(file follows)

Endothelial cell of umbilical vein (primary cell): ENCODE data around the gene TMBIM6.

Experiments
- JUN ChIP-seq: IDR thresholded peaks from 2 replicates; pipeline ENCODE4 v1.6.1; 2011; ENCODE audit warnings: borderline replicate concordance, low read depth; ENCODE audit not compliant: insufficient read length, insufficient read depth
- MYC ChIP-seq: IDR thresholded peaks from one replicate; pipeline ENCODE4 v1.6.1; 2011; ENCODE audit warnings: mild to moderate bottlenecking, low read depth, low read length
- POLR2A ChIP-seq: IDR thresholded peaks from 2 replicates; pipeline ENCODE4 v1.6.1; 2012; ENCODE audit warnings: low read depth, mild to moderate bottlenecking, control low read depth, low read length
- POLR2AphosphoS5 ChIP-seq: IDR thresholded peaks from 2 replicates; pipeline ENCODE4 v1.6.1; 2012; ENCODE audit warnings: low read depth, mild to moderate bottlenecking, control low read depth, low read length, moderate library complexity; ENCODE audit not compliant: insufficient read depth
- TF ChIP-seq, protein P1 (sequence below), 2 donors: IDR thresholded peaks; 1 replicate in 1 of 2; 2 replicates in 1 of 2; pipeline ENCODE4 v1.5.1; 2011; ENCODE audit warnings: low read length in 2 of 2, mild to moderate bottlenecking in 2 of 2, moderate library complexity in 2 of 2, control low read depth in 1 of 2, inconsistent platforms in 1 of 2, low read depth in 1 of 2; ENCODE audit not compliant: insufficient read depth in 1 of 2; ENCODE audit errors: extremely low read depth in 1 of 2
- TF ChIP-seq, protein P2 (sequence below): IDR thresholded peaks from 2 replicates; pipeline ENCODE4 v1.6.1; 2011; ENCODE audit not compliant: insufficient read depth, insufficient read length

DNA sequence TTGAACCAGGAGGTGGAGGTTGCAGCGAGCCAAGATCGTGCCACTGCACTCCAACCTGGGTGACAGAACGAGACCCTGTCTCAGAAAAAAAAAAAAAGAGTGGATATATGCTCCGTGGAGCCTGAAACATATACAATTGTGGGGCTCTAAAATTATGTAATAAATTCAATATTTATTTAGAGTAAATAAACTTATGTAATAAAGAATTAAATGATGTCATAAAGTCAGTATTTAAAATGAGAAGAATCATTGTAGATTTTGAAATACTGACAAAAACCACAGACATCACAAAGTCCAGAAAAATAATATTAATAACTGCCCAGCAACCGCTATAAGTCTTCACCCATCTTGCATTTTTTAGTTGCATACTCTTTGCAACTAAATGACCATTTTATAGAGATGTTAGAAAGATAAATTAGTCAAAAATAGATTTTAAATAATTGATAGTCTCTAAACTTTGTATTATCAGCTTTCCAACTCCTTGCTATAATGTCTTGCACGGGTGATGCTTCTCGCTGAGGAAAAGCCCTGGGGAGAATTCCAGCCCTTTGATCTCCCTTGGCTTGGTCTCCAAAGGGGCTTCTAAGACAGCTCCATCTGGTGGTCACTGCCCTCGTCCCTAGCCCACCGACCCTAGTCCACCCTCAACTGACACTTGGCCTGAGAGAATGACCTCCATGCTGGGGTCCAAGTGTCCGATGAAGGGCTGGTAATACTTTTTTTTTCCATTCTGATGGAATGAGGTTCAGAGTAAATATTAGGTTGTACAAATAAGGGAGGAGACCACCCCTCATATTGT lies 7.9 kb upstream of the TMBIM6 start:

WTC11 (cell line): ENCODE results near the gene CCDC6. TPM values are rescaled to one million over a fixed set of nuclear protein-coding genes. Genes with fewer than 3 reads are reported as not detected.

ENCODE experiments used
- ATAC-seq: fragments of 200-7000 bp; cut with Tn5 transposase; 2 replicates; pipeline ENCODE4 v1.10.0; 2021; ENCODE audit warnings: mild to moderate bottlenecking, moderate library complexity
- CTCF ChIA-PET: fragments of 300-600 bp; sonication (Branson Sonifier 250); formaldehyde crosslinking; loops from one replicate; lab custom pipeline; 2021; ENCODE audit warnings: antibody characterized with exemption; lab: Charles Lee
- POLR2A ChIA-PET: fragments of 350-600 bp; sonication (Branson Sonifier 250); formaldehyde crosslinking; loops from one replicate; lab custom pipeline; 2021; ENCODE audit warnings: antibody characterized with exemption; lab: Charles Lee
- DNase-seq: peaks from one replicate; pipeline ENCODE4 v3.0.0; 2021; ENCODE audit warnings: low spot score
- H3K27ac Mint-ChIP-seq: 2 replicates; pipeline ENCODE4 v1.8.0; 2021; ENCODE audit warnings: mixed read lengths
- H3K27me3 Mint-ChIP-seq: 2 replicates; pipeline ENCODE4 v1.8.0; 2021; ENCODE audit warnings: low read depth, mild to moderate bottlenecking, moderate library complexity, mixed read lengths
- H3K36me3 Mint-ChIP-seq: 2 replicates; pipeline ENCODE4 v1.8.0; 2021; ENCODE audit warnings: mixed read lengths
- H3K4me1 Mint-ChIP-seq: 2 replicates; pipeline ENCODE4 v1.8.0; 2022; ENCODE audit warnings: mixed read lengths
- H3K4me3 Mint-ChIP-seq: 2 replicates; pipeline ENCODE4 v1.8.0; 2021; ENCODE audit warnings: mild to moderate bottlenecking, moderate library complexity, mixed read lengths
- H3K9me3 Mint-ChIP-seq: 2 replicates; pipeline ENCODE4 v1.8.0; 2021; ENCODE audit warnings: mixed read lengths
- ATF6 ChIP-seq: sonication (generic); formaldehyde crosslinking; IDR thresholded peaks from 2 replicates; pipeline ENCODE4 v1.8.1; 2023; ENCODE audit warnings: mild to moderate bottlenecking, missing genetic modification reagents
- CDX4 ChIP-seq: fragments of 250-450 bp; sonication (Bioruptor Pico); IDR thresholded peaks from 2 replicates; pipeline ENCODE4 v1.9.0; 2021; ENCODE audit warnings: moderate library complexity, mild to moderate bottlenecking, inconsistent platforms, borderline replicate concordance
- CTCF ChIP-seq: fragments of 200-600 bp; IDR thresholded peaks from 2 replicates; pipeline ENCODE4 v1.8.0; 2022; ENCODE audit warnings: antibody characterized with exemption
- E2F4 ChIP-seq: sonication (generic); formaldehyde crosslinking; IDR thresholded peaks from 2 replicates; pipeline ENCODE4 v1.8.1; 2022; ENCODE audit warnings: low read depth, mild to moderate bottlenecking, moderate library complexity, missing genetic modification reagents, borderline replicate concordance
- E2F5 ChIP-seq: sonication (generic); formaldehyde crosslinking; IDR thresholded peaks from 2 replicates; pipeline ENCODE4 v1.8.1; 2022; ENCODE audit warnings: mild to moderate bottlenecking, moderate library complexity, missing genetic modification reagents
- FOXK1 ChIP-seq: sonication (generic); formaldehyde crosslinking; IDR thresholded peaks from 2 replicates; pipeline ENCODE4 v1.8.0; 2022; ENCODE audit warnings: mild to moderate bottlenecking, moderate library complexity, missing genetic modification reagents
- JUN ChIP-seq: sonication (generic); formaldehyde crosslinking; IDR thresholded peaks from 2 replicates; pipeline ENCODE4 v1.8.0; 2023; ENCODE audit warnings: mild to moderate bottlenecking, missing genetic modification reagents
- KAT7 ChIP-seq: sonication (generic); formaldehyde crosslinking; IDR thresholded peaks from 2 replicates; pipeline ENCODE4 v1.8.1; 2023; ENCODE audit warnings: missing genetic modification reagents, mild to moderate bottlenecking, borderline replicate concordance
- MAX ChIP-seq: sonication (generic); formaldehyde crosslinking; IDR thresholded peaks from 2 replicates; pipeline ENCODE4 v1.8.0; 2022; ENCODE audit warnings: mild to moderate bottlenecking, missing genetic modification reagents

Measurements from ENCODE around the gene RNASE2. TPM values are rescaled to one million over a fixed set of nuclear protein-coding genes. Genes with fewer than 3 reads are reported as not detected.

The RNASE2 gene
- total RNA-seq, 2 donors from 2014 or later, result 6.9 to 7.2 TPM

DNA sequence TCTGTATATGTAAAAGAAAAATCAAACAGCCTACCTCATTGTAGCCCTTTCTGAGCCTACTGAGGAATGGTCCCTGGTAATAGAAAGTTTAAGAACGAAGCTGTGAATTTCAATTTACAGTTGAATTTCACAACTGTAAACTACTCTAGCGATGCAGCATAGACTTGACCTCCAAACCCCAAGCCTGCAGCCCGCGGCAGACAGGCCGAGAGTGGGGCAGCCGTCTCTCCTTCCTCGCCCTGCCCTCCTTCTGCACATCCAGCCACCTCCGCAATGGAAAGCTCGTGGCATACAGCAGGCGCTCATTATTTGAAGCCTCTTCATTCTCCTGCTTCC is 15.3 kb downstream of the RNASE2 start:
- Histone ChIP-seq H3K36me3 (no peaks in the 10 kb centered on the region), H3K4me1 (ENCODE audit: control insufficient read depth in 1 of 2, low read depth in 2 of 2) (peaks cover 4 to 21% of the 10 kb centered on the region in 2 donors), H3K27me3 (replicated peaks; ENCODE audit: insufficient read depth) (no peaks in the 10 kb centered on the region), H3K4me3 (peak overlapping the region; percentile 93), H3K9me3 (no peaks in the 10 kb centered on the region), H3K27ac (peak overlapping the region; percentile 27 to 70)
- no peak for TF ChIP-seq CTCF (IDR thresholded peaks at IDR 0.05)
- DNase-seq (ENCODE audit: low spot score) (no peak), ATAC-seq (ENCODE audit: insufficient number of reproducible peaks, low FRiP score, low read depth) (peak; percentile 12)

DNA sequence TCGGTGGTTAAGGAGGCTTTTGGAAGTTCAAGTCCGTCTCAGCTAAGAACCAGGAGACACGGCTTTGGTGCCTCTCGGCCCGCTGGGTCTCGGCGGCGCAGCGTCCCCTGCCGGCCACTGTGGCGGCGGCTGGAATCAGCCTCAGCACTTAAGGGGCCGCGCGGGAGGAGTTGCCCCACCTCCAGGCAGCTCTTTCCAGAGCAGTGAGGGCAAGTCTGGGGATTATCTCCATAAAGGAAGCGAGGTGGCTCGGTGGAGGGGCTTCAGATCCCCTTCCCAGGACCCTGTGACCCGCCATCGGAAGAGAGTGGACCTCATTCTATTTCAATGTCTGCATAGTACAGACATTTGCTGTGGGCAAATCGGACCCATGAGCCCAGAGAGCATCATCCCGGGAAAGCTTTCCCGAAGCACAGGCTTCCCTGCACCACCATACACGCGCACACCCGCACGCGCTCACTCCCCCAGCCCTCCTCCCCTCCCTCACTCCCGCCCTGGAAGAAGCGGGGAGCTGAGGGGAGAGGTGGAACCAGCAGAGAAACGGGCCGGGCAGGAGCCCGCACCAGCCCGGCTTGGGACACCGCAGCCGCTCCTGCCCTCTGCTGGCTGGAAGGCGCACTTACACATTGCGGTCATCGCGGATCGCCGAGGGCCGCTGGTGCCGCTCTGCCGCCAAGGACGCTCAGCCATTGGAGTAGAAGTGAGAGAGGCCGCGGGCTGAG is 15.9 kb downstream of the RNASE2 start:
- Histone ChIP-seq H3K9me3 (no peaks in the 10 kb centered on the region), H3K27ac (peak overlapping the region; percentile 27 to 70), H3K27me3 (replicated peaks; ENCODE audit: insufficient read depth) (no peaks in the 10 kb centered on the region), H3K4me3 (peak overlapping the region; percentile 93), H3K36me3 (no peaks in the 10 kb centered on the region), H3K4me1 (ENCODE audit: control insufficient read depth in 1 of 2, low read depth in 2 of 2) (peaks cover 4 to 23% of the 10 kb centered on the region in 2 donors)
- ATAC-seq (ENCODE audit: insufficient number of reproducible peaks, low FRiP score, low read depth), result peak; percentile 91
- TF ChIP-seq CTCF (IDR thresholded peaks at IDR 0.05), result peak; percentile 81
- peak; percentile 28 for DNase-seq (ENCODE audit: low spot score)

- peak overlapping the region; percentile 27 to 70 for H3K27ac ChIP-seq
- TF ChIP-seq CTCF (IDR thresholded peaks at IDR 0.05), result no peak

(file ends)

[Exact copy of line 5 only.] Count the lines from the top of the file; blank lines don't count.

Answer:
- POLR2A ChIP-seq: IDR thresholded peaks from 2 replicates; pipeline ENCODE4 v1.6.1; 2012; ENCODE audit warnings: low read depth, mild to moderate bottlenecking, control low read depth, low read length